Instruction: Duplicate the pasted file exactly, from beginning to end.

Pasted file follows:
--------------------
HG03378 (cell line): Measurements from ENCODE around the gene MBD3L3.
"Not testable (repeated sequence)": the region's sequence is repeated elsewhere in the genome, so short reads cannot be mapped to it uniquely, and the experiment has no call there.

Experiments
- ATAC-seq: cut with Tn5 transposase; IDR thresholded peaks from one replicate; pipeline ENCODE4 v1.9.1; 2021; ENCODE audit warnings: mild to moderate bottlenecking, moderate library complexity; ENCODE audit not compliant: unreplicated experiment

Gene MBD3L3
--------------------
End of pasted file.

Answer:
HG03378 (cell line): Measurements from ENCODE around the gene MBD3L3.
"Not testable (repeated sequence)": the region's sequence is repeated elsewhere in the genome, so short reads cannot be mapped to it uniquely, and the experiment has no call there.

Experiments
- ATAC-seq: cut with Tn5 transposase; IDR thresholded peaks from one replicate; pipeline ENCODE4 v1.9.1; 2021; ENCODE audit warnings: mild to moderate bottlenecking, moderate library complexity; ENCODE audit not compliant: unreplicated experiment

Gene MBD3L3